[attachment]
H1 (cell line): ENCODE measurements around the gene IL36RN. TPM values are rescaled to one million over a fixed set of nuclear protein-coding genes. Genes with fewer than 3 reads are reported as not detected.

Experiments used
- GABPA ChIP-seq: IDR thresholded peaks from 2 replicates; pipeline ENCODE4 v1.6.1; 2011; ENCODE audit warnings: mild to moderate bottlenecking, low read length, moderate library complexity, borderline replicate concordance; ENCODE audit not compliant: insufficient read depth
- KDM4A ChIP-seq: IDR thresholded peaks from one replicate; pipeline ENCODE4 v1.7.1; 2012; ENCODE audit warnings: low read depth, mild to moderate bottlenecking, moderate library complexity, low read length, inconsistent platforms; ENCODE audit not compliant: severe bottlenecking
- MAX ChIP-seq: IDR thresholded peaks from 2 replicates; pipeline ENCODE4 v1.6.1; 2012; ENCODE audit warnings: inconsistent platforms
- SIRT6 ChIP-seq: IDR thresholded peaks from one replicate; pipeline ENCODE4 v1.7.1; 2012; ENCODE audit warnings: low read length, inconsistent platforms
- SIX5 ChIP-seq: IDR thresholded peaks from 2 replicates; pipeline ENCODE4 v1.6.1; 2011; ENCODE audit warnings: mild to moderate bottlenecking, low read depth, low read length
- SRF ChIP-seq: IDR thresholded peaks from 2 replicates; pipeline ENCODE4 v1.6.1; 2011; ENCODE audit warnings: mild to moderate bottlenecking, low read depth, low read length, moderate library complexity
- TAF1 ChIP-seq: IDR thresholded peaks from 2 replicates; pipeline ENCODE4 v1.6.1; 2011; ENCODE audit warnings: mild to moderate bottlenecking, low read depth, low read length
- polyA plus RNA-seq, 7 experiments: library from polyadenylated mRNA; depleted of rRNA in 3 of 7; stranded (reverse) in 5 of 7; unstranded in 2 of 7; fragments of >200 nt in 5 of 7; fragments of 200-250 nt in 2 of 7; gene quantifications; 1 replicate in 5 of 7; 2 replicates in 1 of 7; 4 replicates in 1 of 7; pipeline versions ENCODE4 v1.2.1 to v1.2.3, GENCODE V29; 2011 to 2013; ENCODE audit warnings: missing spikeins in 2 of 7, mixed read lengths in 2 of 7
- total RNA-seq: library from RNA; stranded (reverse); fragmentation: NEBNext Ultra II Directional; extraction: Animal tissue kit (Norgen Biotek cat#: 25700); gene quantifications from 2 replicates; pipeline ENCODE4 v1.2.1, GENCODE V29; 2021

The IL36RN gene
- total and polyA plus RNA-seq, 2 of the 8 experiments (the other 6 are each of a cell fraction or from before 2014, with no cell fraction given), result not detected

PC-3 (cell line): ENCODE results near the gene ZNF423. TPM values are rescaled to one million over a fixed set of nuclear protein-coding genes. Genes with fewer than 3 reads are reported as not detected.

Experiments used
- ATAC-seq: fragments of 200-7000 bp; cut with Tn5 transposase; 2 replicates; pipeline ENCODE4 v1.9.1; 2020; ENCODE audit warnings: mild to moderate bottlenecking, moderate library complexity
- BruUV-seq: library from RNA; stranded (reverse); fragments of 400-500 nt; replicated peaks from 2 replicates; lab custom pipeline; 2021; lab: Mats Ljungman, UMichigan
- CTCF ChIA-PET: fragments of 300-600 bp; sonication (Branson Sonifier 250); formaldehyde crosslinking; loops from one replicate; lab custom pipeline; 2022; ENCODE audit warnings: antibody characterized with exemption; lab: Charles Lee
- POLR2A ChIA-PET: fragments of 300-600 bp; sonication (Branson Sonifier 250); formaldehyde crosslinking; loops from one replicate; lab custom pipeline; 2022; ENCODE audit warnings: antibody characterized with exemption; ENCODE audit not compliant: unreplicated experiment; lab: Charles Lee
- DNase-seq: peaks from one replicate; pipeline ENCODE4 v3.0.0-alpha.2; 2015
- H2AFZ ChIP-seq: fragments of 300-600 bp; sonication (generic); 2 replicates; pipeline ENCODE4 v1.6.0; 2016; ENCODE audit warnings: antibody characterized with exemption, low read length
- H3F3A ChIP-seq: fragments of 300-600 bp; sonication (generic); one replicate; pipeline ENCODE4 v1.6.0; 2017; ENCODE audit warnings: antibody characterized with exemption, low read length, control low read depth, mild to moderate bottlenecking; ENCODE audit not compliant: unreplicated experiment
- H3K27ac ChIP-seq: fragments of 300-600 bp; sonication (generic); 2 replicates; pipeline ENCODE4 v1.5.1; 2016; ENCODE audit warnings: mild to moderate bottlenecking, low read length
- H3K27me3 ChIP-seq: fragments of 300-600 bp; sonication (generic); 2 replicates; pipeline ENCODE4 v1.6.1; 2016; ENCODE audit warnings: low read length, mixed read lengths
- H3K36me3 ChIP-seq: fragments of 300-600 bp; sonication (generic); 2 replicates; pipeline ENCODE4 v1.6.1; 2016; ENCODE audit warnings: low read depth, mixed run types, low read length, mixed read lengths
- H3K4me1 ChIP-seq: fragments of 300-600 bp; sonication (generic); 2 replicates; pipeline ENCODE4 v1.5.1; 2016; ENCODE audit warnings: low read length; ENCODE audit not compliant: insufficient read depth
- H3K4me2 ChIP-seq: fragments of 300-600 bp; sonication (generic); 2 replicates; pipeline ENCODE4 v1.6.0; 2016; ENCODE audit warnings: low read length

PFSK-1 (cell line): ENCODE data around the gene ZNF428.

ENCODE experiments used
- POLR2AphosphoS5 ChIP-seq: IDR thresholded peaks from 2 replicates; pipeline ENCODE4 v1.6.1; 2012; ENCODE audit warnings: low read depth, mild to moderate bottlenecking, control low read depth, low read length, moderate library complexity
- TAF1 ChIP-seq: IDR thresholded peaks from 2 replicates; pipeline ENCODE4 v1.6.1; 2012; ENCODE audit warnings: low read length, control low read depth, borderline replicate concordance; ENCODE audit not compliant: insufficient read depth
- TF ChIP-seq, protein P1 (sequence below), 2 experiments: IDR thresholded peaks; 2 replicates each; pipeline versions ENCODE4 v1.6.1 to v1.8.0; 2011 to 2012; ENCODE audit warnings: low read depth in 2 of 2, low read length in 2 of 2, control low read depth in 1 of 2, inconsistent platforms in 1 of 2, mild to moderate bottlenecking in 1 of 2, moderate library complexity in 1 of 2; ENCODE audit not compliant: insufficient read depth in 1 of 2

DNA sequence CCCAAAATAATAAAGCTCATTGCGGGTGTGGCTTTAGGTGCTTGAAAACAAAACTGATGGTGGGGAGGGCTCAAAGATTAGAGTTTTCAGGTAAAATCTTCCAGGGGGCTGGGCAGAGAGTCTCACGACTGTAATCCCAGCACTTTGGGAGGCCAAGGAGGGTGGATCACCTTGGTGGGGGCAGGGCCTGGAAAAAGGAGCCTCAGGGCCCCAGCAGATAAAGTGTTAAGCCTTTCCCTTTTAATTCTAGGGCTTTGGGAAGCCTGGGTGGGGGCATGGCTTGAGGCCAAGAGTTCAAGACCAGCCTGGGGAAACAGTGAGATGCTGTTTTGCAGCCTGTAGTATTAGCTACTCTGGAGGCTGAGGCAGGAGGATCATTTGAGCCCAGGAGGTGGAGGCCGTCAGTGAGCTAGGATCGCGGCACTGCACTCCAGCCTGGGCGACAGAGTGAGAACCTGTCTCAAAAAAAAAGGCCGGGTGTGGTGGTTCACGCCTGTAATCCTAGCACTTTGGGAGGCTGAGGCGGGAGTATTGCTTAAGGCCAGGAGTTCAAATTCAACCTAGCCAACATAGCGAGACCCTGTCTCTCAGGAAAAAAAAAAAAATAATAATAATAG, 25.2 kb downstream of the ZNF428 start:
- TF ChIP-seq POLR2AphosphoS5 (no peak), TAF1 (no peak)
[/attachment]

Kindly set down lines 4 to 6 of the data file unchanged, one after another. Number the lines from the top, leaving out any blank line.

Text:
- KDM4A ChIP-seq: IDR thresholded peaks from one replicate; pipeline ENCODE4 v1.7.1; 2012; ENCODE audit warnings: low read depth, mild to moderate bottlenecking, moderate library complexity, low read length, inconsistent platforms; ENCODE audit not compliant: severe bottlenecking
- MAX ChIP-seq: IDR thresholded peaks from 2 replicates; pipeline ENCODE4 v1.6.1; 2012; ENCODE audit warnings: inconsistent platforms
- SIRT6 ChIP-seq: IDR thresholded peaks from one replicate; pipeline ENCODE4 v1.7.1; 2012; ENCODE audit warnings: low read length, inconsistent platforms